Health Insurance Exchanges: State of the States

Posted in Health Policy

By Cindy Gillespie

Health Insurance Exchanges: State of the States update is our weekly report on Health Insurance Exchange developments.

This week, Covered California disclosed that it was reaching out to 100,000 California enrollees to have them verify their immigration and citizenship status and Your Health Idaho expressed optimism that it would receive a data file from CMS with data on its 76,000 enrollees in early September that it could use for reenrollment purposes.

Weekly Health Care Wrap-Up

Posted in Health Policy

By Cindy Gillespie

Weekly Health Care Wrap-Up  is our weekly look at developments affecting health care at the federal and state levels.

This week, a report by the Treasury Inspector General for Tax Administration found that the ACA’s medical device tax was bringing less revenue than projected and an audit by the U.S. Department of Health and Human Services’ Office of Inspector General determined that Illinois repeatedly overdrew Medicaid funds from its Payment Management System from FY 2010 to 2012.

Health Insurance Exchanges: State of the States

Posted in Health Policy

By Cindy Gillespie

Health Insurance Exchanges: State of the States update is our weekly report on Health Insurance Exchange developments.

Health Insurance Exchanges: State of the States update is our weekly report on Health Insurance Exchange developments. This week, CMS updated its solicitation to hire the next government contractor to continue building the HealthCare.gov IT system and Connect for Health Colorado informed its board that CMS had formally approved the exchange’s request for a No Cost Extension to spend their exchange establishment grants into 2015.

Weekly Health Care Wrap-Up

Posted in Health Policy

By Cindy Gillespie

Weekly Health Care Wrap-Up  is our weekly look at developments affecting health care at the federal and state levels.

Weekly Health Care Wrap-Up is our weekly look at developments affecting health care at the federal and state levels. This week, CMS sent letters to about 310,000 exchange enrollees requesting additional documentation to verify their eligibility for subsidies and an annual survey found that most large employers expect health costs to rise by an average of 6.5 percent in 2015.

Mark Burkhalter Authors Atlanta Business Chronicle Article

Posted in Tax Policy

MLA’s Mark Burkhalter authored the article, “Viewpoint: To create jobs, attract and retain business with corporate tax cuts,” featured in the Atlanta Business Chronicle.

A favorite argument among government bureaucrats is that corporations aren’t people. Tell that to the employees who put in at least 40 hours a week to keep a company profitable in hopes that there will be a raise or bonus come year end.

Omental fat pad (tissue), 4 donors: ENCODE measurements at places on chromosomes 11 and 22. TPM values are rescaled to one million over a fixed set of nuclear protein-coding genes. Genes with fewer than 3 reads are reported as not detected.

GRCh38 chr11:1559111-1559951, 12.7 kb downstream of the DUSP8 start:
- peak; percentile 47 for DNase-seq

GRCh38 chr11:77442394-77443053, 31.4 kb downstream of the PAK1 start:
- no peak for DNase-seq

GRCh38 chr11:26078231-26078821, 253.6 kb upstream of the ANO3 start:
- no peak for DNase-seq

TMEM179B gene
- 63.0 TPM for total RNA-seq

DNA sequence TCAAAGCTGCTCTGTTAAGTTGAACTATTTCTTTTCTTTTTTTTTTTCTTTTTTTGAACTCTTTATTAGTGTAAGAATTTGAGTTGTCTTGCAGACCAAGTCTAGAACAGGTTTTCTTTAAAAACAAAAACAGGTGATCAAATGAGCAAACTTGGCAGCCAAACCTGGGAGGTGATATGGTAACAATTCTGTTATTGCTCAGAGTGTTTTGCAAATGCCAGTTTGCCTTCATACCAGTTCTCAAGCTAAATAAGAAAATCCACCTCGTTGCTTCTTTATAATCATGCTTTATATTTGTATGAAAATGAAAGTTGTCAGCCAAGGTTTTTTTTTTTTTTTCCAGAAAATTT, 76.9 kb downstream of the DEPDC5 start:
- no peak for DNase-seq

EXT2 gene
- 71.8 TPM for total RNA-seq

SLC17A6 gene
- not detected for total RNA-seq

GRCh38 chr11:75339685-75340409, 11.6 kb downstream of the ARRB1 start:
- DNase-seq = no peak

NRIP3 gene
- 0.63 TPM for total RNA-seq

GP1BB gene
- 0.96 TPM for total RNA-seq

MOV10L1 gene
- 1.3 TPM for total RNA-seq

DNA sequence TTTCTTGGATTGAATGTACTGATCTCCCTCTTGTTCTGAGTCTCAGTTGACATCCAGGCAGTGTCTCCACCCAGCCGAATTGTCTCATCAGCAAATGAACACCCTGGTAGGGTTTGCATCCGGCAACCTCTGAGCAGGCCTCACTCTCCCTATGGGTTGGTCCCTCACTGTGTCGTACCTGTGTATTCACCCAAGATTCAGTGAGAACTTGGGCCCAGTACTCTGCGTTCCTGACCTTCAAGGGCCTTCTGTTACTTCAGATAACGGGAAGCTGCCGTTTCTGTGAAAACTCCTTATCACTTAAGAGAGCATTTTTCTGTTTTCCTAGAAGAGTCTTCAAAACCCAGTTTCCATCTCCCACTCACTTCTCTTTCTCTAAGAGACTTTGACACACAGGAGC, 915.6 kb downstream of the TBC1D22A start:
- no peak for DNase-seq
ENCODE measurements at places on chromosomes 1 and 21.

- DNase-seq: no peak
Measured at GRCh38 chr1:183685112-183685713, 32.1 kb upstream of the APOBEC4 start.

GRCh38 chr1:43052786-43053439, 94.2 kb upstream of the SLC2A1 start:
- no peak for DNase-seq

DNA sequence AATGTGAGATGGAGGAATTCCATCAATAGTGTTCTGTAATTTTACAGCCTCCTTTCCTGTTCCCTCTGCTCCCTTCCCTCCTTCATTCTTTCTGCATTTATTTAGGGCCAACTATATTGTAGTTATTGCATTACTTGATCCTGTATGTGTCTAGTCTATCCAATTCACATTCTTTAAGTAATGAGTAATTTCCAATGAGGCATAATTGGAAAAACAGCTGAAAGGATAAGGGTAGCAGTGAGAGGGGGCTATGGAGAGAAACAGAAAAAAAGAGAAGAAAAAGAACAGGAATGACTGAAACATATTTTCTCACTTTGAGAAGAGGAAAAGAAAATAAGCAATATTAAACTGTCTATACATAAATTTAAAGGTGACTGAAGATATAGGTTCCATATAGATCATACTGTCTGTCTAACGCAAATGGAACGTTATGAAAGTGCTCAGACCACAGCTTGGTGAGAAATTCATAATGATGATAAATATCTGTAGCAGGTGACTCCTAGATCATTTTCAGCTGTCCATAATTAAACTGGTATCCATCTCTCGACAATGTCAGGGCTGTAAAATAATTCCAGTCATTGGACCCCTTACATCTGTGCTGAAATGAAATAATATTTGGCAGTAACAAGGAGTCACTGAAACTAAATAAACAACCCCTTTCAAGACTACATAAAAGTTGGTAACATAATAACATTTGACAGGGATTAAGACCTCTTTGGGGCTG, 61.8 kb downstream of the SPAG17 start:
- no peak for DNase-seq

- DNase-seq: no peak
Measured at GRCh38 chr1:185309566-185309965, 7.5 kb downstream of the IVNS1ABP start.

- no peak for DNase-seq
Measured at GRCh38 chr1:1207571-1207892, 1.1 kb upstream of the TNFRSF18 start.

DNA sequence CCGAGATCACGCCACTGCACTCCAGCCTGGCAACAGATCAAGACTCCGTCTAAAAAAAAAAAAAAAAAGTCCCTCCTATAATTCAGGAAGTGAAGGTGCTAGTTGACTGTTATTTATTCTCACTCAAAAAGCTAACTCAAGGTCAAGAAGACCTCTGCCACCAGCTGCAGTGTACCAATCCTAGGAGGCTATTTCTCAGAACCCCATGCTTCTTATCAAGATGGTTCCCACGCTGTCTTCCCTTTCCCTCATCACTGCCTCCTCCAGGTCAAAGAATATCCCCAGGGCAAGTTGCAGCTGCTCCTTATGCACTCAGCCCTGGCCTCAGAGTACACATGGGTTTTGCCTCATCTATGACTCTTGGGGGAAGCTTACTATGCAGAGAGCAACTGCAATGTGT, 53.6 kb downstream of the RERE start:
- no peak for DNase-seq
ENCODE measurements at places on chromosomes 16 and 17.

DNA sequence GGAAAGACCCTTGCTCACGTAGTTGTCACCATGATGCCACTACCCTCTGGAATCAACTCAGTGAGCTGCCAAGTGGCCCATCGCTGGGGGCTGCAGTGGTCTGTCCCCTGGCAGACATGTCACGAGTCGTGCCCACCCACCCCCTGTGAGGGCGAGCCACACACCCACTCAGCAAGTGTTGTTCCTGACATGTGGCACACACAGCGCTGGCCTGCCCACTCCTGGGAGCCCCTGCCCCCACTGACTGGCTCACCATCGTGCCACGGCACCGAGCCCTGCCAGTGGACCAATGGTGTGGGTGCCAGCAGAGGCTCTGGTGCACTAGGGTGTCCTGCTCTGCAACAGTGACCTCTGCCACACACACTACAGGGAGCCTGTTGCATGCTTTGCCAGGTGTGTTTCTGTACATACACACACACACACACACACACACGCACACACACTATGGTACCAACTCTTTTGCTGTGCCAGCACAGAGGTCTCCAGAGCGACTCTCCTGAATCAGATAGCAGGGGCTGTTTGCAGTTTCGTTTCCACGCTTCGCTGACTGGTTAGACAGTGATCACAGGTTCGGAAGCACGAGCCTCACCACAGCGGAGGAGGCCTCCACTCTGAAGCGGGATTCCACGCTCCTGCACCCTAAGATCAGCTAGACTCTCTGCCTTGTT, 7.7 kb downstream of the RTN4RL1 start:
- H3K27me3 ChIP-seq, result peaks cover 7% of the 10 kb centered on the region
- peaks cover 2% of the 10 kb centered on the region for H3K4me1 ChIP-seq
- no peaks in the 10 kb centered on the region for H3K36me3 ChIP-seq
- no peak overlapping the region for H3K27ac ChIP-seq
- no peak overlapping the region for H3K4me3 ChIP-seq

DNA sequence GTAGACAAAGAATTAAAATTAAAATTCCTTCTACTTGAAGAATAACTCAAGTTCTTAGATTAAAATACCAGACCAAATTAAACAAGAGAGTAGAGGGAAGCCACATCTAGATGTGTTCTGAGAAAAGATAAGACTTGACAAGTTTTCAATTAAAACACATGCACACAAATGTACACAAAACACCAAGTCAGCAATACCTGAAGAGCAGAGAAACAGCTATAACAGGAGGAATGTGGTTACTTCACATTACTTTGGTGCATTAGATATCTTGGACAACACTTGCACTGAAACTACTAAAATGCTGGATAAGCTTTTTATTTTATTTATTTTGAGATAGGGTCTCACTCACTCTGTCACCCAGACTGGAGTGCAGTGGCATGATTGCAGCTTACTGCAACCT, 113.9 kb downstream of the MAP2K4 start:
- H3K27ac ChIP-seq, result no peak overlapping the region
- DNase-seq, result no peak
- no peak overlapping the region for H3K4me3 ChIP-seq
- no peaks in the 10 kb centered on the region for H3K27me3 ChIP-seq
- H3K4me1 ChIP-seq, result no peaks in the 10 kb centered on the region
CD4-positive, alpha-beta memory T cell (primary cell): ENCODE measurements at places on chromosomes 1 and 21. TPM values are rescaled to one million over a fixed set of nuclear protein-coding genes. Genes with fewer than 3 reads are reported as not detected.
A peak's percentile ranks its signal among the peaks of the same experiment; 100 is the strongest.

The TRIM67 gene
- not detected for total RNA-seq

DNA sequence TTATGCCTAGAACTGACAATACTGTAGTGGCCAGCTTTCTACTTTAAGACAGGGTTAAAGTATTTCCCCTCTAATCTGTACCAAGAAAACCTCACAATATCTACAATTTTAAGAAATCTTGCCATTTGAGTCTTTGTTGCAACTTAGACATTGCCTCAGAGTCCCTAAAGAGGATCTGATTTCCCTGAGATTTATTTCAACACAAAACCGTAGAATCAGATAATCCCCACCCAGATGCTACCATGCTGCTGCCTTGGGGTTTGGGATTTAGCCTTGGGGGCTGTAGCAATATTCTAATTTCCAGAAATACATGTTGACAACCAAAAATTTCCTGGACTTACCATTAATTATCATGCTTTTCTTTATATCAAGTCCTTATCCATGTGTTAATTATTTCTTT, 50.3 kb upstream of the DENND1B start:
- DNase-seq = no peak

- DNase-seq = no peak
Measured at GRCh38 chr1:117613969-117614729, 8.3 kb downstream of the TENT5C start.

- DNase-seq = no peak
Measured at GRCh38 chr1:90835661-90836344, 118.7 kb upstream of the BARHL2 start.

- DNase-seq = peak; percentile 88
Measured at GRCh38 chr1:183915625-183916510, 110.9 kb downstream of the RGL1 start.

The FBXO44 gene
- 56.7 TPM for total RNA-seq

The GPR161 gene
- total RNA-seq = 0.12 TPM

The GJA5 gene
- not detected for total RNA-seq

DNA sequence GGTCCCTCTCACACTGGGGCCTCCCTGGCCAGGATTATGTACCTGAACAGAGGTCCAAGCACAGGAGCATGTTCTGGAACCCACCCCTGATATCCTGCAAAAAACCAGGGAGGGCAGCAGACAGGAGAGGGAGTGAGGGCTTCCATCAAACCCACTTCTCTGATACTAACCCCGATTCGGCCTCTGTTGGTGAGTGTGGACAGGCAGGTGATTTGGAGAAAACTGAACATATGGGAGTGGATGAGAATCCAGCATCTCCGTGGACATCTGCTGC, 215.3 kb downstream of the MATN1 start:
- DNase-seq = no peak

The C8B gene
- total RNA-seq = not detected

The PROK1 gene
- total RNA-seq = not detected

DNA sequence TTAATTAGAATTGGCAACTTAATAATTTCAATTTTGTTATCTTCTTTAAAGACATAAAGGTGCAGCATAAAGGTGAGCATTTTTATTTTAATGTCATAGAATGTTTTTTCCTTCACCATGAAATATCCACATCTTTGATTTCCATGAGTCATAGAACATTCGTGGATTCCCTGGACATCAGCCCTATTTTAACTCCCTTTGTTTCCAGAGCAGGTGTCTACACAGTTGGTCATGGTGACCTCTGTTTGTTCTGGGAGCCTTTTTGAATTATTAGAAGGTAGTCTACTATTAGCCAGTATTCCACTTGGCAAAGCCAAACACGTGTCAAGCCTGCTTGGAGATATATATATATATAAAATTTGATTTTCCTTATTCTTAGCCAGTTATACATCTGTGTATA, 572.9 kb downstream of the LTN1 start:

But when government sees companies as nothing more than a name, employees suffer. Such is what is happening to American workers. Taxes on American corporations are the highest in the developed world. When companies have high taxes, there is less money for expansion, hiring, to invest in employees and pay shareholders.

Now, a flood of American companies have discovered a way out of paying the highest corporate tax rate in the developed world — 39.1 percent in state and federal taxes. And that doesn’t include the burden of taxes and penalties levied by the Affordable Care Act and other regulations of the past six years.

Dozens of U.S. corporations are taking their headquarters offshore or merging with foreign businesses, primarily in Europe, to reduce their tax burden.

Click here to read the full article.

Stefan Passantino Quoted in The National Law Journal

Posted in Political Law

MLA’s Stefan Passantino was quoted in The National Law Journal’s article, “Lobbyists Regain Seat At the Table.”

The suggested revision is intended to resolve the case, which the lobbyists brought in 2011 alleging the ban infringed their constitutional right to petition the government. Praised by good-government organizations and scorned by the lobbying community, Obama’s directive has barred federal agency heads from appointing federally registered lobbyists to hundreds of advisory boards and commissions.

“It’s clearly a revision whose time has come,” said McKenna Long & Aldridge partner Stefan Passantino, who leads his firm’s political-law team and represents lobbyists.

————

In addition to a lawsuit, several lobbyists serving on advisory panels started to report that they were no longer lobbying after 2009. More than 20 members of 16 Industry Trade Advisory Committees deregistered following Eisen’s announcement, The Hill reported in February 2012.

“It was good politics,” Passantino said of the ban. “But it wasn’t good policy.”

Click here to read the full article.